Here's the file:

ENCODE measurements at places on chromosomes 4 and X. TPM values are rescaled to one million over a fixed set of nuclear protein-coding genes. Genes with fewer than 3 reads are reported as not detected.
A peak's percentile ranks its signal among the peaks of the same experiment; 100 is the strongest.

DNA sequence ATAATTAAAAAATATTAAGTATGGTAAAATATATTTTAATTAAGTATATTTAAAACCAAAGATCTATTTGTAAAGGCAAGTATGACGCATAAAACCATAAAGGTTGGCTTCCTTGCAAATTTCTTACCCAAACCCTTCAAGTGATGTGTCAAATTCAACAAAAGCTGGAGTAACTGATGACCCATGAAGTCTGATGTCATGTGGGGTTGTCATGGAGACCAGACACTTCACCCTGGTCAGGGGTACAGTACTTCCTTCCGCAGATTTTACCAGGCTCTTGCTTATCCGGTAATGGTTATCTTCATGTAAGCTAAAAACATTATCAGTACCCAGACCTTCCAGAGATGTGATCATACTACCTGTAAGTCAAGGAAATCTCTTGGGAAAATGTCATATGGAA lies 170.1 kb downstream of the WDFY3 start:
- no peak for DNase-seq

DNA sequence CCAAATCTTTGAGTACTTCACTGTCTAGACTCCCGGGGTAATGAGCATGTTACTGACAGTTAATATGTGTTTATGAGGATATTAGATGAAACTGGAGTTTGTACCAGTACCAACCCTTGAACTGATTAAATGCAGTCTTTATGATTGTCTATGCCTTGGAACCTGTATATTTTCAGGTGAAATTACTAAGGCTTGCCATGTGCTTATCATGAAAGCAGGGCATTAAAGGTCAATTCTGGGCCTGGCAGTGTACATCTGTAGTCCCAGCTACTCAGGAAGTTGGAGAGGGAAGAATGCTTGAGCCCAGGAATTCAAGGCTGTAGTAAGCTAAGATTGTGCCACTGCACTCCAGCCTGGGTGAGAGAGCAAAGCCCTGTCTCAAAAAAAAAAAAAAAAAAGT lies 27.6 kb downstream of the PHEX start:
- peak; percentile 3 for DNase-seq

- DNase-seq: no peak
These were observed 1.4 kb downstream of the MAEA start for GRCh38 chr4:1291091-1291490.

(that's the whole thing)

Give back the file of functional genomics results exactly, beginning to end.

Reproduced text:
ENCODE measurements at places on chromosomes 4 and X. TPM values are rescaled to one million over a fixed set of nuclear protein-coding genes. Genes with fewer than 3 reads are reported as not detected.
A peak's percentile ranks its signal among the peaks of the same experiment; 100 is the strongest.

DNA sequence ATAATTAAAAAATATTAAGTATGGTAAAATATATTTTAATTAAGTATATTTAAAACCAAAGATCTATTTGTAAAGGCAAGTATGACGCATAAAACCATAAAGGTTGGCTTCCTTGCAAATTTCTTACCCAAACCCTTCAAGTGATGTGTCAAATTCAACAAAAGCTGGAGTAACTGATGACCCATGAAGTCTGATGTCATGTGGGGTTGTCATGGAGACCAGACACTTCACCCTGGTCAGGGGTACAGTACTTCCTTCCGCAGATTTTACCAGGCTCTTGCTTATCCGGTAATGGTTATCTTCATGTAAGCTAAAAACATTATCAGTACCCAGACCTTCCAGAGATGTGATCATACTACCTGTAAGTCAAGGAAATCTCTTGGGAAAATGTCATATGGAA lies 170.1 kb downstream of the WDFY3 start:
- no peak for DNase-seq

DNA sequence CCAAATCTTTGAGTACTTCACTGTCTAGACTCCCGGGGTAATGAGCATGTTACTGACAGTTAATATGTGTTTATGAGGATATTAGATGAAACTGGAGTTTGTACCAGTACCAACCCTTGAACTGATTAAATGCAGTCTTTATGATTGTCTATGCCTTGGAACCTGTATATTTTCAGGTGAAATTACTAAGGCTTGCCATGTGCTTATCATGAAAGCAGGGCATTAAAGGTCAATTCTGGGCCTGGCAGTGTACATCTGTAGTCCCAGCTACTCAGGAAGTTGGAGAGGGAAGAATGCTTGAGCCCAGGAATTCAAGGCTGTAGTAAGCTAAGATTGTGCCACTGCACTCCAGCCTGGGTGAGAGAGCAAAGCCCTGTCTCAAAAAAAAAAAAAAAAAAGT lies 27.6 kb downstream of the PHEX start:
- peak; percentile 3 for DNase-seq

- DNase-seq: no peak
These were observed 1.4 kb downstream of the MAEA start for GRCh38 chr4:1291091-1291490.